RALEIGH, N.C. (WTVD) -- It's a new portrait of Black life in Raleigh. Work is underway in southeast Raleigh to create the city's first African American Cultural Center. A total of $12 million from the city's newest parks bond will go toward the project that is bringing joy and hope but also some doubt.
In this corner of South Park, one of Raleigh's most-historic Black neighborhoods, grows an archival repository.
"We've come in and painstakingly taken every paper, every photograph, everything we can find," said Ernest Dollar, director of the City of Raleigh Museum.
The collection has been building for years in this room off the foyer of John P. "Top" Greene Community Center on Martin Luther King Jr. Boulevard. It's packed with donated artifacts, community relics, historical records, and family memories -- more than 1,500 in all.
It's Black Raleigh in boxes -- preserved in acid-free folders. Dollar is entrusted to turn it all into the city's first African American Cultural Center.
"Once you understand the history of this community is so rich and so deep with just incredible history that has shaped Raleigh and North Carolina, even the nation -- that organizers felt that they needed a place to share this with the rest of Raleigh," Dollar said.
The center is the brainchild of the South Park East Raleigh Neighborhood Association (SPERNA) and Lonnette Williams. She's a South Park native who pushed relentlessly since 2005 to convince the city to create the space inside the under-utilized community center -- aiming to tell the stories of the Black neighborhoods and the Black people who built this side of the city -- from South Park to east Raleigh, from Shaw to Saint Augustine's universities.
"And everything in the middle would be the area that we will focus on collecting artifacts and telling stories about people, places and events that happen in this area and influence in the city," Williams said.
In these archives, you could find the funeral program for Delia Haywood Phillips Pope. She died in 1955. She was the wife of Dr. Manassa Pope, one of North Carolina's first Black physicians.
There are memories of when East Hargett Street was Raleigh's "Black Main Street" -- packed with dozens of Black-owned businesses. Segregated from other parts of the city, the owners found refuge in homes in South Park and east Raleigh neighborhoods.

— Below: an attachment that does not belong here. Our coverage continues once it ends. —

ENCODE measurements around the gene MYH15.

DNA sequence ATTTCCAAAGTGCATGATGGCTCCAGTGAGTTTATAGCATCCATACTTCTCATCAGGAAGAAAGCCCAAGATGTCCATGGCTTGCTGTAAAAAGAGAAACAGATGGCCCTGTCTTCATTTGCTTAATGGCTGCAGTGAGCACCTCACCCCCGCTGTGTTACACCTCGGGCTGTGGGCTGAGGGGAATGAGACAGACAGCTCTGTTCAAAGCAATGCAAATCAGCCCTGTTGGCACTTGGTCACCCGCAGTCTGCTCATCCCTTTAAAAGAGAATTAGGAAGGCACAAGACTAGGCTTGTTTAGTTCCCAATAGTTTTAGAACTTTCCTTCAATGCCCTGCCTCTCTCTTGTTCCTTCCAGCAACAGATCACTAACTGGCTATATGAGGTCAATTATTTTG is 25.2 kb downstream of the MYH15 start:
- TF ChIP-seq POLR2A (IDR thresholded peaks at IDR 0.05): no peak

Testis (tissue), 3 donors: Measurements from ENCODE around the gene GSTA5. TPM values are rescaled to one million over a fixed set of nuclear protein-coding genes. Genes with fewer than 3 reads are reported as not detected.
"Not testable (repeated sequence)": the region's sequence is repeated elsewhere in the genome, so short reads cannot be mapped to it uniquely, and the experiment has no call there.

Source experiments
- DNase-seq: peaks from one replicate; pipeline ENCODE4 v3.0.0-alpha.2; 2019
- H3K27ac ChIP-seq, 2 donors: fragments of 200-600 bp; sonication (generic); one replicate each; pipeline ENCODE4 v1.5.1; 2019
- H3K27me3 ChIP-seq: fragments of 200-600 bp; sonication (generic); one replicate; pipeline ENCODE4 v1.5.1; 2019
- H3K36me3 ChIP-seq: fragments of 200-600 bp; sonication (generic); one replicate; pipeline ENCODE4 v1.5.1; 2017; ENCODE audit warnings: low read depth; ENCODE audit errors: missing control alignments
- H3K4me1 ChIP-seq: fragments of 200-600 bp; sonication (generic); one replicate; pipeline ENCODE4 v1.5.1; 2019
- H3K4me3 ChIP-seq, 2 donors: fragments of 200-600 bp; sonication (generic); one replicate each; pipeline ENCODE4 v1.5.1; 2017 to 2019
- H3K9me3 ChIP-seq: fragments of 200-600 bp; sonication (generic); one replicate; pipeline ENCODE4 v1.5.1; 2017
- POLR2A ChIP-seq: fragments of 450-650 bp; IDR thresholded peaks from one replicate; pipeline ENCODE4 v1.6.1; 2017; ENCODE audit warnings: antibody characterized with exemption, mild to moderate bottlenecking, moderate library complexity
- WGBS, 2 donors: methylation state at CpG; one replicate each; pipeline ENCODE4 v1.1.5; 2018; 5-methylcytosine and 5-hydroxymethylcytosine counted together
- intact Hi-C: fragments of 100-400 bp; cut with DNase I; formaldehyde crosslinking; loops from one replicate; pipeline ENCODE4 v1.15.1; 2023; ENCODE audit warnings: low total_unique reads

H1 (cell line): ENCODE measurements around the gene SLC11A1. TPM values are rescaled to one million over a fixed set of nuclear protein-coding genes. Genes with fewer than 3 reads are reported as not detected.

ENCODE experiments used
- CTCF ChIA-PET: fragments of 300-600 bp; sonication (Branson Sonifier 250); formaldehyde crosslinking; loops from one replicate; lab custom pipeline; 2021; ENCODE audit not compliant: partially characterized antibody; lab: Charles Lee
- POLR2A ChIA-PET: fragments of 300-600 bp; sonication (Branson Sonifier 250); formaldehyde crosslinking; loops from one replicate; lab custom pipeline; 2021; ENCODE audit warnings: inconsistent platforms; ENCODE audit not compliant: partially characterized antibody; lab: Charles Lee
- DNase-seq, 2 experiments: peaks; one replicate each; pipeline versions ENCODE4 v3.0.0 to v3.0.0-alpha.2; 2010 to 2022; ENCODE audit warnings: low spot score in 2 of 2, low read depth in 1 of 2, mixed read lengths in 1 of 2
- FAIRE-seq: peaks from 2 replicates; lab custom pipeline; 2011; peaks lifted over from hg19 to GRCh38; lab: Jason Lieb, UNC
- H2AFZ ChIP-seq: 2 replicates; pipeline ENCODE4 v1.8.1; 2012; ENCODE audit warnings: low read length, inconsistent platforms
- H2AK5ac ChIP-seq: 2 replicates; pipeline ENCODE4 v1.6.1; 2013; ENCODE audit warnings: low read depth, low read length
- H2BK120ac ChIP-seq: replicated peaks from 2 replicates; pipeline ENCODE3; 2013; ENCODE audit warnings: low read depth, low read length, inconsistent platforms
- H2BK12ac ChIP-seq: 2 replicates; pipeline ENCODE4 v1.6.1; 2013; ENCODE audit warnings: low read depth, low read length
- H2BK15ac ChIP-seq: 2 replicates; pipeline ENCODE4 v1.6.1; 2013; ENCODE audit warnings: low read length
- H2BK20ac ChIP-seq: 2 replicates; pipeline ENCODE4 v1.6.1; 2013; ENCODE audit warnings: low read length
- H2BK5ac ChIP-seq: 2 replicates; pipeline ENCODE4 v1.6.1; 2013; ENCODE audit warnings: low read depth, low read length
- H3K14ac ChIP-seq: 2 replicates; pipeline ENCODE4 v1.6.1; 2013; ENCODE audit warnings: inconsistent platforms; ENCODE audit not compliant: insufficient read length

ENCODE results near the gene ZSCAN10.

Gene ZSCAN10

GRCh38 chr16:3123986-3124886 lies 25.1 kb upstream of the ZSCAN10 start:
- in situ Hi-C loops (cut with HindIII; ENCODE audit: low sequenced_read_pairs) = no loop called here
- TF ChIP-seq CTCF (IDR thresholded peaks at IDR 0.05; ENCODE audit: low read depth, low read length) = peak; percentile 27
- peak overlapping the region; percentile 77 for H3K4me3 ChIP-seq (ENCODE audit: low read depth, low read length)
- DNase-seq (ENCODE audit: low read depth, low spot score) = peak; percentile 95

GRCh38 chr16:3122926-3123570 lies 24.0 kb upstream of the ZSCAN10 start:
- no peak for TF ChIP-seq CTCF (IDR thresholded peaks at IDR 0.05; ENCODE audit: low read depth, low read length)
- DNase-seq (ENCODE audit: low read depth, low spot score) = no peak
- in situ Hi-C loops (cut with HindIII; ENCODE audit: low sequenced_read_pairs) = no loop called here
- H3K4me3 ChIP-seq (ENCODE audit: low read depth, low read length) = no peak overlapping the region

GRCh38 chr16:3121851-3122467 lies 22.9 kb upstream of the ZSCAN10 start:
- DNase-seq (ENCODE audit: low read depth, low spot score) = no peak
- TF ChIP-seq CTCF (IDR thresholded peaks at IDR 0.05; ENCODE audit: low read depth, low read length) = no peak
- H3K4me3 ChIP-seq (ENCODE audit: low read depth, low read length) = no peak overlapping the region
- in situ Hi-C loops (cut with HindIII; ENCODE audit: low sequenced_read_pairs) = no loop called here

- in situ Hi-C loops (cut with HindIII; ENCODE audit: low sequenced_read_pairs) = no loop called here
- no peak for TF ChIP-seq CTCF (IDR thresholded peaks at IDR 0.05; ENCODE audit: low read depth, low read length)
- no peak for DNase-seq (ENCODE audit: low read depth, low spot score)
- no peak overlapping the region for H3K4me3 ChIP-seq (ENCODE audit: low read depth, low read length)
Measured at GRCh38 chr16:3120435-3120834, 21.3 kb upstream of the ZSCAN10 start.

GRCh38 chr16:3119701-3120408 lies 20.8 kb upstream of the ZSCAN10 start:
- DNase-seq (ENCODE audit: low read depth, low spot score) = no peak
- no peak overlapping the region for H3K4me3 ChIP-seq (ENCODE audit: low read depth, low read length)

The center hopes to tell a triumphant story. It's also a complicated one.
"It's good you want to build this museum to tell the story of the Black community -- the Black community that you erased," said long-time Raleigh fair housing advocate Octavia Rainey who supports Williams' efforts for the center, but insists the city owes the community more after the injustices of urban renewal programs of the past, which she believes left a legacy of Black Raleighites dislocated from the neighborhoods they built.
"And when you build these neighborhoods back, Black folk are not coming back. We're priced out, forced out, shut out and taxed out," Rainey said. "And that's why I say this museum represents more of a memory."
"I don't see it as just memories. Because it can also be inspirational for people, especially young people, to see the work that people have done over the years," she said.
Back at the soon-to-be cultural center, Dollar is promising the whole story will be told.
"You cannot appreciate the history if you do not understand the struggle of the people who've lived here," he said.
There are also plans in the works for what SPERNA is calling a Heritage Walk: an outdoor landscaped trail from South Park to St. Augustine's that landmarks the Black Raleigh neighborhood history along the way.
But the cultural center comes first. The hope is to have it open by the end of the year.